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Untold Stories: Washington and His Army Celebrate St. Patrick’s Day
General George Washington wished the British to “restore to a brave and generous people,” the Irish, “their ancient rights and freedoms.”
There are so many inspiring, beautiful stories about the great heroes of American history which are scarcely ever told. One happens on them accidentally—buried in a thick, out-of-print biography, in small print on a museum sign, casually and fleetingly mentioned in an obscure educational video. America cannot return to greatness in the future if we do not truly understand the greatness of our past. That is why I am writing an article series to tell a few of these little-known but moving or illustrative “untold stories” of American greatness.
Other articles in this series have included Mack Robinson, groundbreaking black Olympic athlete and born winner; Abraham Lincoln’s visits with the former slaves at the “contraband camp”; the slave turned Patriot double agent James Armistead Lafayette; unsung heroes from a local museum who remind us we are a nation of heroes; and Union Col. Trimble, who saved black freemen from Confederate enslavers. Today I want to talk about two memorable St. Patrick’s Days during the American Revolution.
Today is St. Patrick’s Day. St. Patrick is one of the most impactful individuals in history, without exaggeration; he not only converted Ireland to Catholic Christianity almost single-handedly (not to mention driving out all the snakes), but this evangelization ensured that Western civilization, both pagan and Christian, would be preserved through Europe’s dark ages and later disseminated to the world again by the “Isle of Saints and Scholars.” And Irishmen have always played and continue to play key roles in America’s history, both for good and ill. From one man, brought to Ireland originally as a slave and later returned to Ireland a bishop and missionary, came a legacy that is still celebrated by millions of people every year.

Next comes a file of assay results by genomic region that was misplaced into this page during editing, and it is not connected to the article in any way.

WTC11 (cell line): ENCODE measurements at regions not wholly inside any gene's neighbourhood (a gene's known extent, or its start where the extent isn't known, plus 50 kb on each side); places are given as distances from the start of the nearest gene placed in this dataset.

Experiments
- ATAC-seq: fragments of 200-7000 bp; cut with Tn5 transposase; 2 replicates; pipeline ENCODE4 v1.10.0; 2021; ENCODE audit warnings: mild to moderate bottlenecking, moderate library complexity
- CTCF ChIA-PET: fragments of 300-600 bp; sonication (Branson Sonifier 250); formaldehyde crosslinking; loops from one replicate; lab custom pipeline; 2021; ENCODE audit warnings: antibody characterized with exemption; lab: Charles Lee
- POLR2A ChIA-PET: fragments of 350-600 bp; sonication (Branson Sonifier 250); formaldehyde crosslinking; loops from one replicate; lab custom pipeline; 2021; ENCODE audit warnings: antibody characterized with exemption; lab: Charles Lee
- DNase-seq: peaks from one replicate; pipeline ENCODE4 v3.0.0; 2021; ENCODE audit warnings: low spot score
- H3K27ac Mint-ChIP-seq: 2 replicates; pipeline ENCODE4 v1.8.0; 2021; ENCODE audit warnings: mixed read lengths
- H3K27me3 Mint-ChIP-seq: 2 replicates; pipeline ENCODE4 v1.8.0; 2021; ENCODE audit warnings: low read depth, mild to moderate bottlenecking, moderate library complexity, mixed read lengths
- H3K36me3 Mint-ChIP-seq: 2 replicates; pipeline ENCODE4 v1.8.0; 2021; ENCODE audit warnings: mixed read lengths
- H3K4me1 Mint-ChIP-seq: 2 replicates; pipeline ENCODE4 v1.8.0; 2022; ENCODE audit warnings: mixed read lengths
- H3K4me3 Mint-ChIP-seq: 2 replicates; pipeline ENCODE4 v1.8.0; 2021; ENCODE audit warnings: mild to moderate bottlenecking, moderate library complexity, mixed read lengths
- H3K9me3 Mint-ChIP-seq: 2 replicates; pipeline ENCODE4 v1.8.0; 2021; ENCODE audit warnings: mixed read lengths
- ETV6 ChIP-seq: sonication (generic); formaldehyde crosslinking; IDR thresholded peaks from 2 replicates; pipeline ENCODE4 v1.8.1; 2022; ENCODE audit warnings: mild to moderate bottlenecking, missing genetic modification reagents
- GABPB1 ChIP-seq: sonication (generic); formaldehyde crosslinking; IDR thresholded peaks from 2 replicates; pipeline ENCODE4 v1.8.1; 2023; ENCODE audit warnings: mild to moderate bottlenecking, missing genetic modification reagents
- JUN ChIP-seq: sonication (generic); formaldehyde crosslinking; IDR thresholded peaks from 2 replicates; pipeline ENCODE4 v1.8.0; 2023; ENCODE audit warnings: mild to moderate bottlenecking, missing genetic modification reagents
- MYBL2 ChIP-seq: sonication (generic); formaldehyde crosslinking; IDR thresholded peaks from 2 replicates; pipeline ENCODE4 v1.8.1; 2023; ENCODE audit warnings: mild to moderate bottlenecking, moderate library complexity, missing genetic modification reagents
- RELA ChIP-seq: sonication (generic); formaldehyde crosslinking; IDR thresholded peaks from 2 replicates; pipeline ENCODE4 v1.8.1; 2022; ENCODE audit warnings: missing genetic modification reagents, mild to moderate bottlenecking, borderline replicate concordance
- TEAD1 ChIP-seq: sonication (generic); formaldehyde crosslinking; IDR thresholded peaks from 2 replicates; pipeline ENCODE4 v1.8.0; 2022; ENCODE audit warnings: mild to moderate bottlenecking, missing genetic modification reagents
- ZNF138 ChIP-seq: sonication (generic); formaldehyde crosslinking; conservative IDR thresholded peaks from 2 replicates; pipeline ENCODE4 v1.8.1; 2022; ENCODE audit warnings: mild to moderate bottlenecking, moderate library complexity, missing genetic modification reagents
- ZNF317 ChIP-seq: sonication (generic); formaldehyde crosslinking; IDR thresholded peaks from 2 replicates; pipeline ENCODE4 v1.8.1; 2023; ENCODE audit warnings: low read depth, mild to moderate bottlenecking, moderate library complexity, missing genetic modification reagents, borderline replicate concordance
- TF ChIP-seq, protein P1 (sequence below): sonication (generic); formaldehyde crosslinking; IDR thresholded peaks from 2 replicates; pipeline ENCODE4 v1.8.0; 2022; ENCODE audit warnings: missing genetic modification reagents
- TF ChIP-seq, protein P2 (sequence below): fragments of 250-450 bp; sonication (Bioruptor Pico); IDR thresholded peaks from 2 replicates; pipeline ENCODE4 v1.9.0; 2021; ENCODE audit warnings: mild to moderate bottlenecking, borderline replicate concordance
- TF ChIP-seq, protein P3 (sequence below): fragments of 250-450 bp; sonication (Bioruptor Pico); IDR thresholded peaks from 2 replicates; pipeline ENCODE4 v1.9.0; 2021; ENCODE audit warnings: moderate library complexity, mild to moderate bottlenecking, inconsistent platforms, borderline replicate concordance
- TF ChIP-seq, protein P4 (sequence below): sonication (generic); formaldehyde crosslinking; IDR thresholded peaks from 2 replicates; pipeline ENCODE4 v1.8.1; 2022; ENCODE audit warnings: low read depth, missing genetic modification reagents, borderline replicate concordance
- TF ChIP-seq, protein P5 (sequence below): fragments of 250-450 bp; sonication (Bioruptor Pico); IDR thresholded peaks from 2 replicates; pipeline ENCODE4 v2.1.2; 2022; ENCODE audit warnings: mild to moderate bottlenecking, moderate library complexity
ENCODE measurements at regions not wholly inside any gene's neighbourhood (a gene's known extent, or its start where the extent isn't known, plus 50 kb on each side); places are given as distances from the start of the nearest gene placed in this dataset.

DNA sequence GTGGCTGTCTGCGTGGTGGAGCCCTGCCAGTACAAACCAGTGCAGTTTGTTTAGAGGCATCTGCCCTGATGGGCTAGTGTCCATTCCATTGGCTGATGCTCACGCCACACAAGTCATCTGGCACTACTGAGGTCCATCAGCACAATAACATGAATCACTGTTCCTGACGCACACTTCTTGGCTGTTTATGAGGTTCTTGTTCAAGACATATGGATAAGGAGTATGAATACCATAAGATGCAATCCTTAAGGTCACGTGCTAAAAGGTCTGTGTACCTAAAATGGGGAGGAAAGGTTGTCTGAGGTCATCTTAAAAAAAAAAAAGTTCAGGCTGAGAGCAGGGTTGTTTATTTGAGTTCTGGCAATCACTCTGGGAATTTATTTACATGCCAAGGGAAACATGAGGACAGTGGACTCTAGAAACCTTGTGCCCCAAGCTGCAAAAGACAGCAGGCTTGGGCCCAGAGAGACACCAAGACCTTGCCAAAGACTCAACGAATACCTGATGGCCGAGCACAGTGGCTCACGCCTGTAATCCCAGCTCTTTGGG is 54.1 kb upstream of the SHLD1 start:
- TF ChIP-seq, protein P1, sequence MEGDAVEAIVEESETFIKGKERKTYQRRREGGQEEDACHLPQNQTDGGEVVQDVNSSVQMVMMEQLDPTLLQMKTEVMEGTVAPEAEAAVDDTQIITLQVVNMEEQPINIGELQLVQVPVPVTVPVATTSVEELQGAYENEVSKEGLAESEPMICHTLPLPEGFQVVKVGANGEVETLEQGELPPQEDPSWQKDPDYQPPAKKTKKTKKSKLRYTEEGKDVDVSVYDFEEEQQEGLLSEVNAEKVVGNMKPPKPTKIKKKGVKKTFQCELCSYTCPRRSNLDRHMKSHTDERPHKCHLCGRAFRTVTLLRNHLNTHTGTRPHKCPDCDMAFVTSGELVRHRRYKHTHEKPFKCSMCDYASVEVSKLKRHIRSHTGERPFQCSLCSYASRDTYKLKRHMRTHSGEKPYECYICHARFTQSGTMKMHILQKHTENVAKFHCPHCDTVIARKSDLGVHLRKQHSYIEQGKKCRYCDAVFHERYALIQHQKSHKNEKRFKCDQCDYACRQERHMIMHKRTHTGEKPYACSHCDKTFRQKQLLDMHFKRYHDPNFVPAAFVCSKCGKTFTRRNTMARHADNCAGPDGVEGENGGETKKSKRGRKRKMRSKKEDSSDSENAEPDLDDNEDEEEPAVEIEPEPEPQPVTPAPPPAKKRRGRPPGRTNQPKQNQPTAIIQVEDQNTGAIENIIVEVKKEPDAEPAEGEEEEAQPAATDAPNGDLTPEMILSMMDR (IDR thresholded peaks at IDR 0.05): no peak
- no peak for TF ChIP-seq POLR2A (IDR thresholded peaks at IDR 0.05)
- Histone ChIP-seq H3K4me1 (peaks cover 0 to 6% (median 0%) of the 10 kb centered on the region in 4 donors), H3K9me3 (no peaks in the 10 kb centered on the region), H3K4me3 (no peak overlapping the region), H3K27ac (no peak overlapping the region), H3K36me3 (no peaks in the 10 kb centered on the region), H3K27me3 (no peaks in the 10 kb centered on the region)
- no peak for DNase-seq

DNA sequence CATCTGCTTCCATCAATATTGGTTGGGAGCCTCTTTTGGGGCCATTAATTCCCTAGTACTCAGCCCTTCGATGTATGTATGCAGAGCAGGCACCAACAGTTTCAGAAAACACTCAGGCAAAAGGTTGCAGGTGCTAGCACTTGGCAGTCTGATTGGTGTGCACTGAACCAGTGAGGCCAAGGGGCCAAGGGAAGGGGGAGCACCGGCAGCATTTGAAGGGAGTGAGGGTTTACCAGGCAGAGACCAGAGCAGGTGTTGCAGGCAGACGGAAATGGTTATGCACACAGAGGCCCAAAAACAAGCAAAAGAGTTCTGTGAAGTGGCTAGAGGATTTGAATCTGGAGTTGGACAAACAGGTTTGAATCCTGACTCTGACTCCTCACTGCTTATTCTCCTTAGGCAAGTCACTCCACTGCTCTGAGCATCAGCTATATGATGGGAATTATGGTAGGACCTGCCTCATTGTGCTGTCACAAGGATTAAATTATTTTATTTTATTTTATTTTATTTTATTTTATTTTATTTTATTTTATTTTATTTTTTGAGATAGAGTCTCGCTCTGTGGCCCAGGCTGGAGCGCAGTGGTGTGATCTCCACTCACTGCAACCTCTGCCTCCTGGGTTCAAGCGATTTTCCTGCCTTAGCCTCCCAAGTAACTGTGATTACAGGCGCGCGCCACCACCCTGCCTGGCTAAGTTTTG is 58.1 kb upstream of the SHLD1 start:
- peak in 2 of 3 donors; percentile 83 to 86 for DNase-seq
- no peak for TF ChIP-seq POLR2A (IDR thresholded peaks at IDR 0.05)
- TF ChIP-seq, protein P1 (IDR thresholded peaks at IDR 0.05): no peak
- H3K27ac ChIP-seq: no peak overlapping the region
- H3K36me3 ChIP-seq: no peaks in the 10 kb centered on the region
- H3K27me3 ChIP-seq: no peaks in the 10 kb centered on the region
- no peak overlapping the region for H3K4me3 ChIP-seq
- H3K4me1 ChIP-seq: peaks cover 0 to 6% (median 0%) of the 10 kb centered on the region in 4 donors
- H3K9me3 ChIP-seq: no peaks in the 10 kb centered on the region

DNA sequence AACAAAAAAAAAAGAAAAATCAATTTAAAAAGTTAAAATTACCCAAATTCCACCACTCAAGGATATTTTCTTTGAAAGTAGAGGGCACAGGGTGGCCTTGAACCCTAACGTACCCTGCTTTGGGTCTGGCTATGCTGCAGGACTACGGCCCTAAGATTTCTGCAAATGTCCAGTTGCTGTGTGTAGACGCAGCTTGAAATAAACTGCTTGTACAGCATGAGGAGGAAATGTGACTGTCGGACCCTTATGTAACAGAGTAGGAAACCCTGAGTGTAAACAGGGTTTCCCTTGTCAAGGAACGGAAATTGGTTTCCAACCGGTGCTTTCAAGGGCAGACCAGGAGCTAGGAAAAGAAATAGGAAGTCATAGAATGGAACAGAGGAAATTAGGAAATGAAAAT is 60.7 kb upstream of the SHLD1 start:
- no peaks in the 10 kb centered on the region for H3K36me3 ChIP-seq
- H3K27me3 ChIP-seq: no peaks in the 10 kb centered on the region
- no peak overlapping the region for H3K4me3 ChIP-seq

One under-appreciated aspect of George Washington’s character is the number of Irish aides, generals, servants, and friends he had at a time in American history when those of English descent had a good deal of prejudice against the Irish, particularly the Catholic Irish. These included Washington’s favorite aide, Irish Catholic immigrant John Fitzgerald; Washington’s aide and the man credited with first calling this country the United States of America, Irish Catholic immigrant Stephen Moylan; Irish-born father of the American Navy, John Barry; the peasant-born architect who designed and built the White House at Washington’s express desire, Irish Catholic immigrant James Hoban; and Washington’s key spy/double agent during the war, Irish Presbyterian immigrant Hercules Mulligan.
It is unfortunately true that there was frequent tension between the Germans and the Irish in the Revolutionary Army, the two biggest ethnic groups in the Revolutionary Army aside from those of British descent. Many of the Germans, being natural rule-followers and rule-enforcers, were recruited as a sort of military police; and many of the Irish, with their love of drinking and celebrating and their habit (from being so oppressed in Ireland) of breaking rules, were quite often in trouble with the military police. Not only were the Germans apt to be “rough jailers,” many of them didn’t speak English, which created or exacerbated many misunderstandings.
On one occasion, according to Colonel Allan McLane, Washington got directly involved—and it was on St. Patrick’s Day itself that the fracas occurred. It was during the hard winter at Valley Forge in 1778, when tempers were no doubt already worn thin by the lack of adequate supplies and the harsh weather, and the Germans started the trouble with an insulting gesture.
“”[S]ome of the Pennsylvania Germans made a Paddy and displayed it on Saint Patrick’s Day to the great indignation of the Irish in the camp. [A Paddy is a scarecrow covered with bits of green cloth and a bishop’s mitre—it was a Protestant way of insulting both St. Patrick and Irish Catholics.]
[The Irish] assembled in large bodies under arms, swearing for vengeance against the New England troops saying they had got up [that is, created] the insult. The affair threatened a very serious issue; none of the officers could appease them.
At this, Washington, having ascertained the [claims of] entire innocence [from] the [German] troops rode up to the Irish and kindly and feelingly argued with them, and then requested the Irish to show the offenders and he would see them punished.